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D - 27: Algebra Reaches Pisa and then the World Beyond

Updated: Mar 26, 2021

1087 was a decisive year in the Mediterranean. Pirates were suddenly gone, the sea lanes to Egypt open again, Palestine was reachable within 10 sailing days, pilgrims and knights moved regularly between Italy and the Holy Land. The defeat of the Fatimid Fleet had opened a new chapter in history.

Old trade routes re-opened and the exchange of ideas resumed. Europeans learnt about the wonders of Damascus steel which could cut an iron sword into half, the Al-Nizamiyya Academy in Bagdad where law, algebra, literature and religious subjects were taught, the illustrated medical text books from the Baghdad Schools and of course of algebra which had reached the Middle East from India. Since the Seljuk Turks were the common enemy of both Arab and Christians, there was a certain level of cooperation despite the crusades. Even the lost classical Greek literature was accessible again. Translating Arab scripts into Latin was big business.

Making medicine from honey – School of Baghdad Medical Manuscript

There were few institutions of high learning in Europe yet. Bologna claims to have opened Europe’s first university in 1088 but it was a timid beginning. Institutions of High Learning were more prevalent in Muslim societies where they were built around palaces or mosques. The exchange and tradition of knowledge was not institutionalized yet. Copying and translating manuscripts was a time-consuming task and undertaken only by a few individuals who had the funds and time or the patronage for doing so.

“Liber Abaci” completed in 1202 with the Fibonacci sequence to the right

European medieval rulers were immensely interested in Arab knowledge. It was essential for the upgrading of their military capacity, to improve the tending of battle wounds, to manage taxes and improve navigation. It is thus no surprise that a power like Pisa took a keen interest in the world of science. It was directly applicable.

One of the people who gave Pisa access to this knowledge was Leonardo Bonacci di Pisa, commonly called Fibonacci (son of Bonacci). He was born in Pisa in 1170 where he also passed away 80 years later – a miraculously long life at the time. We know not too much about himself. He had an excellent reputation as a mathematician and entertained Emperor Frederick II., who loved math and science. But being a mathematician may not even have been his main job. He may have been first and foremost a merchant.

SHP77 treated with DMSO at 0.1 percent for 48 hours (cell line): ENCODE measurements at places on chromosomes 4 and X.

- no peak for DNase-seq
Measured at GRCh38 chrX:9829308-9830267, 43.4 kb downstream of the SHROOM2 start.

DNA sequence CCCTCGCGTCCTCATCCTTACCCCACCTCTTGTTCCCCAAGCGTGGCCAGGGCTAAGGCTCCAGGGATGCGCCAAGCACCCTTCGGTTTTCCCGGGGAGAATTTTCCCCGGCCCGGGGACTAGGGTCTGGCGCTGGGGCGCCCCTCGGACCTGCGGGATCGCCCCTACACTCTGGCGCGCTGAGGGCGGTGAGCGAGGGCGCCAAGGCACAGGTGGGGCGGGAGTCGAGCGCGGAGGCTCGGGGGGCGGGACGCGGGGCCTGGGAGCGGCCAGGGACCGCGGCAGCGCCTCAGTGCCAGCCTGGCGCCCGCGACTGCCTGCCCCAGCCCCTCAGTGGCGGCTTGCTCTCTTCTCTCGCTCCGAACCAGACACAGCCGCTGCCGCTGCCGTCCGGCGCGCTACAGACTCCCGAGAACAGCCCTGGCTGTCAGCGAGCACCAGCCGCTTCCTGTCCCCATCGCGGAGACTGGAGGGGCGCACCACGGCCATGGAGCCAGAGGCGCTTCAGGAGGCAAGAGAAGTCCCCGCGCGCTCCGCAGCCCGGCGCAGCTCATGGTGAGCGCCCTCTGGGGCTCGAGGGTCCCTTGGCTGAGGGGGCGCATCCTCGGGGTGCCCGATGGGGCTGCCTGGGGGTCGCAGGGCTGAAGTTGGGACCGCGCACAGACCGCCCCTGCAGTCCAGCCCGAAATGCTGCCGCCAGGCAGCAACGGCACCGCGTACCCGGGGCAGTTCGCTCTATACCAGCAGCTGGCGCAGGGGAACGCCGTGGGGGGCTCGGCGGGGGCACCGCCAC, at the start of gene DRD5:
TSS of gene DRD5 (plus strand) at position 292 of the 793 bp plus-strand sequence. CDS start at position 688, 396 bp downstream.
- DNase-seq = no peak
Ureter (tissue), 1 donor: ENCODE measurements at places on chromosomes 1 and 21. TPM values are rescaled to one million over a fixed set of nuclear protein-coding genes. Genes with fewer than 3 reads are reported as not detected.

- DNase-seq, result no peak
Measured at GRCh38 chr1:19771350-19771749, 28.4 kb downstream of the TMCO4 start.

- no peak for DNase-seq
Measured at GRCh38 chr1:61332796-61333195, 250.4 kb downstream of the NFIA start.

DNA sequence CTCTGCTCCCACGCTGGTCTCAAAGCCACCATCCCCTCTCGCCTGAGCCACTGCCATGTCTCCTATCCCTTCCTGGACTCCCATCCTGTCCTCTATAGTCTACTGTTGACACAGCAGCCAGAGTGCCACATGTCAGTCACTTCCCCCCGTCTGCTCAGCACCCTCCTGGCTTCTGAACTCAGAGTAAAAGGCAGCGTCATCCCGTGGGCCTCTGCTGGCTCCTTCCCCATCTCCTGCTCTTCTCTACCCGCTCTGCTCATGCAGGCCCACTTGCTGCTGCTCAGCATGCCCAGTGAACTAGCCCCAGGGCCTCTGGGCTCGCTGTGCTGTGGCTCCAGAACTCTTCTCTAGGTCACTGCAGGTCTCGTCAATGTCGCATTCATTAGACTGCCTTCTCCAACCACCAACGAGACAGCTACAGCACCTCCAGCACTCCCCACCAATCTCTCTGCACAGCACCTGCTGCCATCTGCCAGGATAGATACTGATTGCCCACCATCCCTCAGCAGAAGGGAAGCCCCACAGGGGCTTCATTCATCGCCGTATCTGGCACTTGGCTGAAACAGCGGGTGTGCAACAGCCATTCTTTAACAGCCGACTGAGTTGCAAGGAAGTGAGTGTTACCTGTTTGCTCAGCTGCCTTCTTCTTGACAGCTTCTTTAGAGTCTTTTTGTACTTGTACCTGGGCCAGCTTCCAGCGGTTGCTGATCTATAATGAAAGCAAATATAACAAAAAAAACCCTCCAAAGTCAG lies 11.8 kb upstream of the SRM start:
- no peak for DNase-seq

Leonardo Bonacci di Pisa 1170 – 1250 (can’t be a true picture since nobody made portraits in the 12th century)

Fibonacci’s father was a Pisan businessman in charge of a trading post in Algeria. He frequently brought his son along to his trips where young Bonacci got acquainted with the Arab way of calculating. Contrary to Europeans who still used Roman numbers, Arabs had switched to the Indian system and knew how to use zero. In his later years, Fibonacci travelled regularly to the Eastern Mediterranean – for business but also for studying. On his trips, he met merchants, officials and teachers who used the Arabic numerical system for book-keeping, exchanging money, converting weights (for coins), counting people or calculating profit or interest. Their place-value system made with 10 numbers only was much simpler to handle than the old Abacus.

When back in Pisa, Fibonacci worked on his field notes and consulted Arab sources to gain further insight. We have no proof but he must have been able to understand Arabic given the influence of several Arab mathematicians on his work. Over the years, he summarized his observations and by 1202 had completed a revolutionary book, his “Libri Abaci”. It was a ground -breaking publication, which contemporary mathematicians still refer to today. The book’s title “Libri Abaci” is actually misleading. It was not a book about the Abacus but the first European book about algebra. In his work, Fibonacci gave us composite fractions, factoring, arithmetic series and square pyramidal numbers, described irrational numbers (square roots) and a number series we call Fibonacci numbers today: 1, 1, 2, 3, 5, 8, 13, 21, 34, 55, 89, 144 etc. whereby the first two numbers are added to produce the resulting number. Nature is organized with Fibonacci numbers. Not because nature is a mathematician but because cell division applying the golden rule is energy efficient. There are a few wonderful video clips on YouTube, which explain the phenomenon in simple language – it is fascinating. Encourage you to have a look.

The number of flower petals in nature follow the Fibonacci sequence

Whilst Fibonacci number sequences are fascinating, the real revolution Leonardo di Pisa triggered was the use of algebra in Europe. Without it, double entry accounting would not have been invented, precise scientific observations and measurements would never be possible, books on math could not be written – math in itself would not have progressed.

All this happened at Pisa, one of the most powerful city states in Europe ever. Pisa was not only rich, it also had a rich network of connections to draw from. It was literally a sponge that absorbed anything that was useful. The town understood that early mastery of technology has tangible benefits, be it money or power. At the end of his long career and service, the Republic honored Fibonacci for his contributions with a life-long endowment.

Whether Fibonacci tried his hand on the problem of Pisa’s leaning tower - it started tilting from the very beginning – is unknown. It would not surprise me.

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